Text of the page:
I don’t like it. I wouldn’t want to pick our opponent. There’s going to be teams that miss the playoffs this year that are very good teams. Even if you finish first and play the 16th-place team, that’s going to be a tough matchup. I don’t like the (proposed baseball) idea. I think it’s better you just let it fall into place like we’ve been doing it. But I also recognize that that first round is just as hard as any other round that you have to go through in the playoffs
He's of course wrong about this as are most people who are against it. He doesn’t give legitimate reasons against it other than insinuating doesn’t want to be publicly on the hook for making a choice. The first round is not as hard as the other rounds. It is ludicrous to suggest so. The teams who would do their homework would have a distinct advantage in picking their opponent (what if a team lost their star player at end of the year). It would be a reward for a quality regular season. Hockey culture is still too entrenched to consider these kinds of things because they are too worried about hurting the feelings of another general manager and are scared if their team lost the fallback would be big at first. Get over it.
Teams like the Penguins have lost in the first round a number of times over the years in the Crosby and Malkin era with Ottawa, Tampa Bay, Philadelphia, New York Rangers, and last year with the New York Islanders as examples. In fact, last year is a great example because the Islanders would have been one of the prime candidates for a top team to select in round one and the Penguins lost anyways because they didn’t manage their own player deployment appropriately. It happens and because it sometimes does isn’t a reason to ignore rewarding regular season success with choices of opponent. The league would benefit from being bold instead of this rubbish bracket they are married to at the moment. NHL hockey is too random as it is. Allow some control.
Yesterday I read a terrific article from Rob Rossi of The Athletic about Phil Bourque and reconnecting with Jaromir Jagr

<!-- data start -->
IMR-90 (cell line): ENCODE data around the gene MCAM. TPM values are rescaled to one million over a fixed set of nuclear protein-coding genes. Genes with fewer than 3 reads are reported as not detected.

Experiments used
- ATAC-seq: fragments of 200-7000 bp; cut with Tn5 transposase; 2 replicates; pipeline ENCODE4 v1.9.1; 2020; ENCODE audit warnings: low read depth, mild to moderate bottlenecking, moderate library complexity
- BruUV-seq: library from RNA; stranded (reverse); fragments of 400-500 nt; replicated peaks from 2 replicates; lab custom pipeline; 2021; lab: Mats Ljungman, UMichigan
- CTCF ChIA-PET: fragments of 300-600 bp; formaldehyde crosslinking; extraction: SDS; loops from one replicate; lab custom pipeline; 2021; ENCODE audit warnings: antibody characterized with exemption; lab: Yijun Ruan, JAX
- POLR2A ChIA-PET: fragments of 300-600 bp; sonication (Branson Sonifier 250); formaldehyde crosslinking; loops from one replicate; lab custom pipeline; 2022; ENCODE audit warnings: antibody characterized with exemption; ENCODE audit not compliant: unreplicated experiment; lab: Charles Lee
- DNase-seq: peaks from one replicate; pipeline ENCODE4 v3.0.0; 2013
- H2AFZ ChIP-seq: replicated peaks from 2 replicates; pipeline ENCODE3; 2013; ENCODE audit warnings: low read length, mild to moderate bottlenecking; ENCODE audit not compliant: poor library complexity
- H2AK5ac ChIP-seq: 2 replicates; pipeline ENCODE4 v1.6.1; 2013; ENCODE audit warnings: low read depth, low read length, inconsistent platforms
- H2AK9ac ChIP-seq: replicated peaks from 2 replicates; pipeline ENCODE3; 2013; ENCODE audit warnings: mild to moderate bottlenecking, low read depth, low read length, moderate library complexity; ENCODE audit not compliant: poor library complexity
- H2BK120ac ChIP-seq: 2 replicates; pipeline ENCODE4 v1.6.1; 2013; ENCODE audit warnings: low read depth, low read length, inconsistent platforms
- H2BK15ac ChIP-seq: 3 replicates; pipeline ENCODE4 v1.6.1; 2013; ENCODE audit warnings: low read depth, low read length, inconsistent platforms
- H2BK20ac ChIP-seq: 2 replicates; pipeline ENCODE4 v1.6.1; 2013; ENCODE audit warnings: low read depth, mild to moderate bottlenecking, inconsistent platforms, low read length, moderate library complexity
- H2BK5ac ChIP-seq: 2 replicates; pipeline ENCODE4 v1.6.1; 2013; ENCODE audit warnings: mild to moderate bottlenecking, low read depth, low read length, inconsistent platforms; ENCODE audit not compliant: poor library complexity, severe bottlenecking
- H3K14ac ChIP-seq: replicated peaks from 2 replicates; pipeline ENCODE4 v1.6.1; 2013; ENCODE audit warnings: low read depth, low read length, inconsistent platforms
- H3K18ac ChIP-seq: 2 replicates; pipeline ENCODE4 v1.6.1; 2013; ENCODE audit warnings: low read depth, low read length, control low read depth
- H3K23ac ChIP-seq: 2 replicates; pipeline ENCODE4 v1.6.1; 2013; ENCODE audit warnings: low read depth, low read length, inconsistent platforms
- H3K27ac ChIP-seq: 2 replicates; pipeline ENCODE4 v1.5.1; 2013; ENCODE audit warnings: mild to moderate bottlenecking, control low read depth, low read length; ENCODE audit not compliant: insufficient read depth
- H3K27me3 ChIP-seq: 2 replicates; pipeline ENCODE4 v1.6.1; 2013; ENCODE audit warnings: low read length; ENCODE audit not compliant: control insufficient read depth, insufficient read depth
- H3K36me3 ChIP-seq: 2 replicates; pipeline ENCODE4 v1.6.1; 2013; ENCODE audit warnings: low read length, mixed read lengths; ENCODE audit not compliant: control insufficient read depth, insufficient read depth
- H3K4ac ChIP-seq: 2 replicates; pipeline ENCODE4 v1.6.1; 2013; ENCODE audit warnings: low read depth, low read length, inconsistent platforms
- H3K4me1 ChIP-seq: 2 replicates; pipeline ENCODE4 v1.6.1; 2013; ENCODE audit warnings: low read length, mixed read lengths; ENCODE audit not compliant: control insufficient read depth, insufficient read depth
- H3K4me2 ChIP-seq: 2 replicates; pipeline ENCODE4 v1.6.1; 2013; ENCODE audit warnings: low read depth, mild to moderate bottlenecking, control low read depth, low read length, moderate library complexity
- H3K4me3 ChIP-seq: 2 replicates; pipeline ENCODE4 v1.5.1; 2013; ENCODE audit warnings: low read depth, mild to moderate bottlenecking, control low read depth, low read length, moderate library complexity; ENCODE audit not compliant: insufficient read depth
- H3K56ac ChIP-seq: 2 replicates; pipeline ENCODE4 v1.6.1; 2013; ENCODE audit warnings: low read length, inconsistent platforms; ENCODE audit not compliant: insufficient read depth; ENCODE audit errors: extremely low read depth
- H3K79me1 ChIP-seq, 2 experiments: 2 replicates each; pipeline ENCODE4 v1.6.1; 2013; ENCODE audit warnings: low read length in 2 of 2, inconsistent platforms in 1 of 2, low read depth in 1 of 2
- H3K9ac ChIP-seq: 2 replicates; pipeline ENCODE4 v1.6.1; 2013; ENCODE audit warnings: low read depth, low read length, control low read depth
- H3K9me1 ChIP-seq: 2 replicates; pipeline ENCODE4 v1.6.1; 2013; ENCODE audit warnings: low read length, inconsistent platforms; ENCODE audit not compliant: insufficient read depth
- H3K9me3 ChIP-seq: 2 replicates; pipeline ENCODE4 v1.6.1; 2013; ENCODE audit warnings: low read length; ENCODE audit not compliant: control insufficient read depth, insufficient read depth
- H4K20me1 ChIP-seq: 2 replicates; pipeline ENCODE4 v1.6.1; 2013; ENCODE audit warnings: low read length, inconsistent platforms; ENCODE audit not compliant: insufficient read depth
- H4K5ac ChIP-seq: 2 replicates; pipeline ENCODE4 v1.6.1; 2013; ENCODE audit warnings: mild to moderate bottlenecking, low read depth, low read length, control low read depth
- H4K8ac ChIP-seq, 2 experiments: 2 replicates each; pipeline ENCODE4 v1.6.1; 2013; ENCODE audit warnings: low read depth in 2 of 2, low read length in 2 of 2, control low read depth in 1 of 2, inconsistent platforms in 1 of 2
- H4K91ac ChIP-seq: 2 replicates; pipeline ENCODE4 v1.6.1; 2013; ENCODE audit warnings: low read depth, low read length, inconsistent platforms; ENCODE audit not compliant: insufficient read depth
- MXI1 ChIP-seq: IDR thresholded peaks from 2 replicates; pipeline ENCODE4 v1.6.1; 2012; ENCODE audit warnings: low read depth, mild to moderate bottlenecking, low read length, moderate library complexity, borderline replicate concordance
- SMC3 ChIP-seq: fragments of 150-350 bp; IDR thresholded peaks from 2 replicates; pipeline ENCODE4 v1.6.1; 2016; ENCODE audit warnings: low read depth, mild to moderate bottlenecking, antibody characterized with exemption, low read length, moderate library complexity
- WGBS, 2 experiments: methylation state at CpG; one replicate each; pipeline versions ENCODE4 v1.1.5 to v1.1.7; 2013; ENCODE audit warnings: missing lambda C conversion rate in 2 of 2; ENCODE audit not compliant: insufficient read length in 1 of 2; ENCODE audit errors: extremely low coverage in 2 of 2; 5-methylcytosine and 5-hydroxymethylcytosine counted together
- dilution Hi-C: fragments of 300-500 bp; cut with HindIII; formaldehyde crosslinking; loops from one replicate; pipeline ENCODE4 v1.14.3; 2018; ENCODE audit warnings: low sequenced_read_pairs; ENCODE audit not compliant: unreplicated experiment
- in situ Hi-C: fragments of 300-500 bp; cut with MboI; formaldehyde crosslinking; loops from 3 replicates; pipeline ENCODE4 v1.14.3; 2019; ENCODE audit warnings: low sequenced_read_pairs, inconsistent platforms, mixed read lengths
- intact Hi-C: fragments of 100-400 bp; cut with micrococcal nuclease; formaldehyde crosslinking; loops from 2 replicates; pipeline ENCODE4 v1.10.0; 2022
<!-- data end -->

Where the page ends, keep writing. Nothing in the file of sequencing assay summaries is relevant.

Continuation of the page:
I don’t want to spoil the story because it is really good, but I did want to bring it up because the overall feel is that the Penguins want Jaromir Jagr to come back for a jersey retirement, Mario Lemieux wants him to come back for a jersey retirement, and the fans want him to come back for a jersey retirement. Phil Bourque traveled to Kladno with his girlfriend to reconnect with Jagr and explicitly communicated this. I’m pretty sure the message was received and that will be a special night.
There was a nugget about Jagr signing with Philadelphia which I think drives the point home that the Penguins offer just wasn’t good enough. Jagr wanted a certain role and the Penguins would have landed him if they gave it to him.
Bourque said Jagr’s reasoning for signing with the Flyers instead of the Penguins had not changed since his decision first sent shockwaves through the commonwealth almost nine years ago. Ray Shero, then the Penguins general manager, could not promise him a role in the top six or on the first power-play unit. The Flyers could. The Flyers could also offer almost $1.5 million more because the Penguins had precious salary-cap space to spare.
The Penguins used the cap space on Tyler Kennedy and missed out on Jagr’s skillset which was definitely a top six winger and worthy of playing on the top power play. Sid down low, Malkin on the point, and Jagr on the half wall? I’m pretty sure that would have worked out just fine.
Thanks for reading!